“I desperately want to be alone. It’s okay to take time for yourself.” ~ Kate Allan
The holiday season, they say, is the most wonderful time of the year, but it’s not for all of us. Vacations can be one of the most difficult times of the year for those of us dealing with the loss of loved ones, family estrangements, loneliness, financial hardships, or health issues.
For some of us, the holidays can feel as if we’ve been kicked out in the cold.
Many of us are filled with longing for the things that never exist, such as spending more time with our deceased loved ones and supportive family members. We find ourselves immersed in memories of past vacations and daydreaming about what our vacations would be like if we lived a different life.
We feel the pressure to hide our problems, bake a dozen cookies, wear happy smiles and ugly Christmas sweaters, and attend that office holiday party. Smile, engage in exhausting small talk, and try to avoid the topic of what you will be doing on vacation as much as possible.
These events can completely drain us. We buy obligatory gifts for our friends and colleagues and spend hours figuring out what they like. I worry that I may have missed the mark.
Some of us are obsessed with hosting parties and making our trees look absolutely perfect, desperate to please others and give people the impression that all is well. increase.
Society fills our heads with unrealistic notions of the perfect gift, a stark white house adorned with gorgeous matching décor, endless resources to spend, and happy times spent with family. Some of us feel exhausted and stressed trying to meet social pressures and other people’s expectations.
Over the years, having suffered various losses in my life and feeling abandoned by my family, I have learned that the most important thing you can do while on vacation is to take care of yourself.
As an altruistic person who strives to please others, taking care of yourself is not easy. I used to feel guilty about putting my own needs first, but over the years I have learned that my own needs are just as important as those of others. If you sacrifice yourself to please, you can harm yourself and others around you.
If you’re struggling this holiday season, take some time to reflect. you I want to spend my holidays You don’t have to buy the perfect gift for everyone, decorate the tree, decorate the whole house, spend hours baking cookies, and attending family gatherings.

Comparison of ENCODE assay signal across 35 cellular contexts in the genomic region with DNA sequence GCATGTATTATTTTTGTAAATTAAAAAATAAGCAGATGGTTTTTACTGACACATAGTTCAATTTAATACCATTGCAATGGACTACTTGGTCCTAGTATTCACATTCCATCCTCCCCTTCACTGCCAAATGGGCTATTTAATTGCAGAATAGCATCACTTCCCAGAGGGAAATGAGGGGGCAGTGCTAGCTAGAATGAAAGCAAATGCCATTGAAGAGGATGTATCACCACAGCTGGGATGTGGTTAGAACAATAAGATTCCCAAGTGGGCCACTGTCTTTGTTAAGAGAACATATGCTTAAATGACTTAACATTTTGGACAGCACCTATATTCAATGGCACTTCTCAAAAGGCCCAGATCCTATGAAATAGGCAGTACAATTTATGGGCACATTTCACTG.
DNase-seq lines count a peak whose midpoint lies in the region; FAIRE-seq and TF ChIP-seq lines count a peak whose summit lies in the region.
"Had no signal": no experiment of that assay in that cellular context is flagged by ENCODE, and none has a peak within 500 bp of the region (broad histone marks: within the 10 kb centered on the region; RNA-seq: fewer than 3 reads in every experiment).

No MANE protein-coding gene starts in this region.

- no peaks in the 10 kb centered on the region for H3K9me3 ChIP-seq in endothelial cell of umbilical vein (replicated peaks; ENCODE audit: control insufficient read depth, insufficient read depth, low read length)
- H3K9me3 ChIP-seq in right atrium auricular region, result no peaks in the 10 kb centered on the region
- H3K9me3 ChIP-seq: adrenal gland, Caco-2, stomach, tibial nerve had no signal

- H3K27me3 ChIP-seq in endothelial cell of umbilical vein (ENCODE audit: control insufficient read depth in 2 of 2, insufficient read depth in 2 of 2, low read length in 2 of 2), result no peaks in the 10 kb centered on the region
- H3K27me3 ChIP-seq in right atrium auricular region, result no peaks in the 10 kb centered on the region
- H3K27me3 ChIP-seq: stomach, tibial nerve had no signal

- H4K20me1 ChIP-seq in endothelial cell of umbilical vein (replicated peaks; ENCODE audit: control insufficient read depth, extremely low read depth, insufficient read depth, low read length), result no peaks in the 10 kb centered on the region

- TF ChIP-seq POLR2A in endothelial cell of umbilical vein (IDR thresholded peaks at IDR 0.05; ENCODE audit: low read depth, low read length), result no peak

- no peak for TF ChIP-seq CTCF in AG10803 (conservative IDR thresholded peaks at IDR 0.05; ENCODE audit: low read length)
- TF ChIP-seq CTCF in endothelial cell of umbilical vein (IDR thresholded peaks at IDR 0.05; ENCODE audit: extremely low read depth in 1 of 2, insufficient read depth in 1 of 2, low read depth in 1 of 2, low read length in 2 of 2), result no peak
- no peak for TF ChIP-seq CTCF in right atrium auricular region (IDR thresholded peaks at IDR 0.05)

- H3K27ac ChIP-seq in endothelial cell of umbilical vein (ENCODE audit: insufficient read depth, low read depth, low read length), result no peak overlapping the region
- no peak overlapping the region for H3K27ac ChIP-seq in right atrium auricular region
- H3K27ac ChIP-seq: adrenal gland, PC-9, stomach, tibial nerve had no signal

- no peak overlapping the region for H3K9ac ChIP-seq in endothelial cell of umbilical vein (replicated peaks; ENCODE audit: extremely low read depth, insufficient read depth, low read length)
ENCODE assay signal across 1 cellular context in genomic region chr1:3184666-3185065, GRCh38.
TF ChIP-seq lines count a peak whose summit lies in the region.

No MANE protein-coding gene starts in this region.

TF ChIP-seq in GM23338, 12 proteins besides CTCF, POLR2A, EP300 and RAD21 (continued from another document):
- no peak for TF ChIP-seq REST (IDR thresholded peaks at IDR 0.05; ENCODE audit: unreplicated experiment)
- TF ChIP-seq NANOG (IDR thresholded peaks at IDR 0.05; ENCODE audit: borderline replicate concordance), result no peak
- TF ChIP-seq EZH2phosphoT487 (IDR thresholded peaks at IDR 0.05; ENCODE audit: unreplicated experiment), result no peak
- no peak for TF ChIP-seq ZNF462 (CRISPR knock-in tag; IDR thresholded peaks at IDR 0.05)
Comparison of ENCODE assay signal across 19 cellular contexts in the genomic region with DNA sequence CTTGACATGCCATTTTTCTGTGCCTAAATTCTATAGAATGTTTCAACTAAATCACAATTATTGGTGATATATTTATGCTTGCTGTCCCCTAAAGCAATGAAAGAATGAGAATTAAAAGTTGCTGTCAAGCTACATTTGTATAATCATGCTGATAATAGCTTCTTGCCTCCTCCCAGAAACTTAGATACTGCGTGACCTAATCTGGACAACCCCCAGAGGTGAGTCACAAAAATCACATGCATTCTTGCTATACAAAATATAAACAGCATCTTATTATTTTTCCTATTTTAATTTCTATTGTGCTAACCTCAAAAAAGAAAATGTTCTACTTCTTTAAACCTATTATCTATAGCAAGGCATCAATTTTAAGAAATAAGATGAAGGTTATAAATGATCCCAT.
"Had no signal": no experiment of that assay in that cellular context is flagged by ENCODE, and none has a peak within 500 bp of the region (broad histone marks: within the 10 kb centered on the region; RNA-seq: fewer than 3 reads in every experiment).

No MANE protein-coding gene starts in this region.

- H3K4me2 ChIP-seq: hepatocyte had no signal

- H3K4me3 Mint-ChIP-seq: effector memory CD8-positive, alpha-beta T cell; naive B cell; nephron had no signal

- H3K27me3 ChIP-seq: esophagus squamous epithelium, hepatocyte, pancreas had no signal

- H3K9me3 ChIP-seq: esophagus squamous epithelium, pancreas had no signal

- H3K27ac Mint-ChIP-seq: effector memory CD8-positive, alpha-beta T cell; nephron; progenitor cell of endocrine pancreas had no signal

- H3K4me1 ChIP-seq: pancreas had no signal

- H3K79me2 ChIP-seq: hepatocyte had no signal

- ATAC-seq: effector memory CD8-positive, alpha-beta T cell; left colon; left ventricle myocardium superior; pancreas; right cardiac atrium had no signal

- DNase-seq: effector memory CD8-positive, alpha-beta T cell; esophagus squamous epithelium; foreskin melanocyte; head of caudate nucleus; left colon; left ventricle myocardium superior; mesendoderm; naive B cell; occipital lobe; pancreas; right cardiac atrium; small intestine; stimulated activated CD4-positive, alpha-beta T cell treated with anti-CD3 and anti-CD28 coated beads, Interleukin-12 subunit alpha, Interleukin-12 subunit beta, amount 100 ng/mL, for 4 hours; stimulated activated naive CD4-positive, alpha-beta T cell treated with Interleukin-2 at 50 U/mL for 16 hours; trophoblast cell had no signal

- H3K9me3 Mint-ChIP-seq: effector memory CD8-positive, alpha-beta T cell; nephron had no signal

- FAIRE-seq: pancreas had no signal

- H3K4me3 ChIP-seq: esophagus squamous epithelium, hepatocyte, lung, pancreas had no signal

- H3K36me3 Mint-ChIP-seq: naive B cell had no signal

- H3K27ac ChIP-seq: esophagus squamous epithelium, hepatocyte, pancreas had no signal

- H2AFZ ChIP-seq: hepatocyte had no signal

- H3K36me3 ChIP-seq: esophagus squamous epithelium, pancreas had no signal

If you’re worried that your friend will be disappointed by not attending the event, you can suggest meeting them for coffee when you feel like it.
I used to worry that my friends would judge me for not attending holiday events. But over the years, I’ve learned that true friends are empathetic and don’t judge us as needing to take time for ourselves.
The most important thing you can do if you’re struggling with the holiday season is to pay attention to your needs and do what you think is best for you.
If you want to curl up on the couch with Netflix, a good book and your pet instead of going to a party or family gathering, give yourself permission. there is.
If you’re someone who’s used to being busy, the holidays can be more difficult as work is often closed or later than other times of the year.
New recipes you want to cook or bake, helpful house cleaning, movies/shows you want to see, places you want to go to see the Christmas lights, and so on. I also buy myself things I’ve always wanted but don’t necessarily need as a form of self-love and self-affirmation.
I also participate in volunteer activities. When you’re helping others, you feel less alone and spend less time ruminating about the past and things beyond your control.
I ditched holiday traditions that didn’t bring me joy. I try not to buy physical gifts for my friends.
I have followed some traditions that have made me happy. A childhood friend bought me a Hallmark ornament as a present, but now I’m buying one for myself. I donate to charities and buy gifts for children in need.
They are also starting to create their own traditions, such as making their favorite cake and moving away from digital communication. Every day, I take time to appreciate the things I have and the people and pets that make my life magical.
I don’t force myself to do things that don’t make me feel good, and I don’t spend time with people I don’t feel comfortable with. Once I started doing this, the holidays started to feel less exhausting, exhausting and socially challenging, and more relaxing and peaceful.
When I feel down, I am reminded that all situations are temporary and the future could be very different. There may be other holiday seasons that you’d like to spend your time in. But now I need to love myself. It means doing what is best for you.
The best thing we can do this holiday season is be kind to ourselves and treat ourselves like a dear friend. This is the best holiday gift we can give ourselves.
About Jen Hinkala
Jen Hinkkala is a Canadian doctoral student, researcher, and arts education teacher.She seeks to understand what factors and experiences lead to higher levels of health, resilience, and self-care among arts educators and students. She specializes in well-being, time management, performance anxiety, alienation, overcoming abuse, career paths, and anxiety. Support groups for estranged adults and A group that supports personal growthFollow her here: twitter / blog.